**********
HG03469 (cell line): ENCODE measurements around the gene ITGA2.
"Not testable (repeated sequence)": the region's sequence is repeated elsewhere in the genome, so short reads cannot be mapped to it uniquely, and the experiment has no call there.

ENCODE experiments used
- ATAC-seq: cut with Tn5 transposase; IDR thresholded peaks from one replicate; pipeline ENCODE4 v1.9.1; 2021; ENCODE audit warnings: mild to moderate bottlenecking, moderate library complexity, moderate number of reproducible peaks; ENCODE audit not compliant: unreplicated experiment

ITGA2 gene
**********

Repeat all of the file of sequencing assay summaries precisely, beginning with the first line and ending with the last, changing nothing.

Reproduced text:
HG03469 (cell line): ENCODE measurements around the gene ITGA2.
"Not testable (repeated sequence)": the region's sequence is repeated elsewhere in the genome, so short reads cannot be mapped to it uniquely, and the experiment has no call there.

ENCODE experiments used
- ATAC-seq: cut with Tn5 transposase; IDR thresholded peaks from one replicate; pipeline ENCODE4 v1.9.1; 2021; ENCODE audit warnings: mild to moderate bottlenecking, moderate library complexity, moderate number of reproducible peaks; ENCODE audit not compliant: unreplicated experiment

ITGA2 gene